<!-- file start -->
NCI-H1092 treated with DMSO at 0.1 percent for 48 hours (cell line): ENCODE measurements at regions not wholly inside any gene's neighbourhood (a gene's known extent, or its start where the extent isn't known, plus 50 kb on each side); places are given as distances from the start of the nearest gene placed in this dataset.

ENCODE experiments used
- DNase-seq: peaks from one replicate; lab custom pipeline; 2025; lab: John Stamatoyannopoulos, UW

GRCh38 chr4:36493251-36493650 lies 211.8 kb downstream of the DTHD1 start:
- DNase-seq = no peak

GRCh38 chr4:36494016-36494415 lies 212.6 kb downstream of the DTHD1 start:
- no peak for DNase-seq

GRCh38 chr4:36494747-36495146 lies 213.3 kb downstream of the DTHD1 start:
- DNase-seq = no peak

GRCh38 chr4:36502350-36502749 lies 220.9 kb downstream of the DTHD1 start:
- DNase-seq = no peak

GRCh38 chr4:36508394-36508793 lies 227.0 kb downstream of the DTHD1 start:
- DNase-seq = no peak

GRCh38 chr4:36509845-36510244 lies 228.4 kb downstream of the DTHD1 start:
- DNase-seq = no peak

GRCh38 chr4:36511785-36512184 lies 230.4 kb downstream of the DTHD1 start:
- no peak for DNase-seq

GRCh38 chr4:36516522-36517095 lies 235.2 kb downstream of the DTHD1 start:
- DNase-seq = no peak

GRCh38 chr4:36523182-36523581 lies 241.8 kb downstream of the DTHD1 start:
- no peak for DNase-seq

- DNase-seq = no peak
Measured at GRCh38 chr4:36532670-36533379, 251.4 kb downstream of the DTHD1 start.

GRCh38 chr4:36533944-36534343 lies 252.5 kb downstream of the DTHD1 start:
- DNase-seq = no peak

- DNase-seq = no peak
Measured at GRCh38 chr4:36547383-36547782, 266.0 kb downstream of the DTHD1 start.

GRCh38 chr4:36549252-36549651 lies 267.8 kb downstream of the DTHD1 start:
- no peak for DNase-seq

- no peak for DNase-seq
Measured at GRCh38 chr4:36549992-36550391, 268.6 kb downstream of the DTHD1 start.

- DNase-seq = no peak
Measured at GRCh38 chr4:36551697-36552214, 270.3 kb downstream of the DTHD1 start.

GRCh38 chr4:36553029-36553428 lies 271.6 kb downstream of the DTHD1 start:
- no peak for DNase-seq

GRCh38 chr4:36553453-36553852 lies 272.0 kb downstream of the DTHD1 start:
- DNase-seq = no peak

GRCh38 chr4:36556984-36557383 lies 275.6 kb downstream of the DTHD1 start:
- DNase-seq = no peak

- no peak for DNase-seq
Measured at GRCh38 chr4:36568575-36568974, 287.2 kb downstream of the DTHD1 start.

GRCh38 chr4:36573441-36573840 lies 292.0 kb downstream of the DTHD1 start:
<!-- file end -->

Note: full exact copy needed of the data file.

NCI-H1092 treated with DMSO at 0.1 percent for 48 hours (cell line): ENCODE measurements at regions not wholly inside any gene's neighbourhood (a gene's known extent, or its start where the extent isn't known, plus 50 kb on each side); places are given as distances from the start of the nearest gene placed in this dataset.

ENCODE experiments used
- DNase-seq: peaks from one replicate; lab custom pipeline; 2025; lab: John Stamatoyannopoulos, UW

GRCh38 chr4:36493251-36493650 lies 211.8 kb downstream of the DTHD1 start:
- DNase-seq = no peak

GRCh38 chr4:36494016-36494415 lies 212.6 kb downstream of the DTHD1 start:
- no peak for DNase-seq

GRCh38 chr4:36494747-36495146 lies 213.3 kb downstream of the DTHD1 start:
- DNase-seq = no peak

GRCh38 chr4:36502350-36502749 lies 220.9 kb downstream of the DTHD1 start:
- DNase-seq = no peak

GRCh38 chr4:36508394-36508793 lies 227.0 kb downstream of the DTHD1 start:
- DNase-seq = no peak

GRCh38 chr4:36509845-36510244 lies 228.4 kb downstream of the DTHD1 start:
- DNase-seq = no peak

GRCh38 chr4:36511785-36512184 lies 230.4 kb downstream of the DTHD1 start:
- no peak for DNase-seq

GRCh38 chr4:36516522-36517095 lies 235.2 kb downstream of the DTHD1 start:
- DNase-seq = no peak

GRCh38 chr4:36523182-36523581 lies 241.8 kb downstream of the DTHD1 start:
- no peak for DNase-seq

- DNase-seq = no peak
Measured at GRCh38 chr4:36532670-36533379, 251.4 kb downstream of the DTHD1 start.

GRCh38 chr4:36533944-36534343 lies 252.5 kb downstream of the DTHD1 start:
- DNase-seq = no peak

- DNase-seq = no peak
Measured at GRCh38 chr4:36547383-36547782, 266.0 kb downstream of the DTHD1 start.

GRCh38 chr4:36549252-36549651 lies 267.8 kb downstream of the DTHD1 start:
- no peak for DNase-seq

- no peak for DNase-seq
Measured at GRCh38 chr4:36549992-36550391, 268.6 kb downstream of the DTHD1 start.

- DNase-seq = no peak
Measured at GRCh38 chr4:36551697-36552214, 270.3 kb downstream of the DTHD1 start.

GRCh38 chr4:36553029-36553428 lies 271.6 kb downstream of the DTHD1 start:
- no peak for DNase-seq

GRCh38 chr4:36553453-36553852 lies 272.0 kb downstream of the DTHD1 start:
- DNase-seq = no peak

GRCh38 chr4:36556984-36557383 lies 275.6 kb downstream of the DTHD1 start:
- DNase-seq = no peak

- no peak for DNase-seq
Measured at GRCh38 chr4:36568575-36568974, 287.2 kb downstream of the DTHD1 start.

GRCh38 chr4:36573441-36573840 lies 292.0 kb downstream of the DTHD1 start: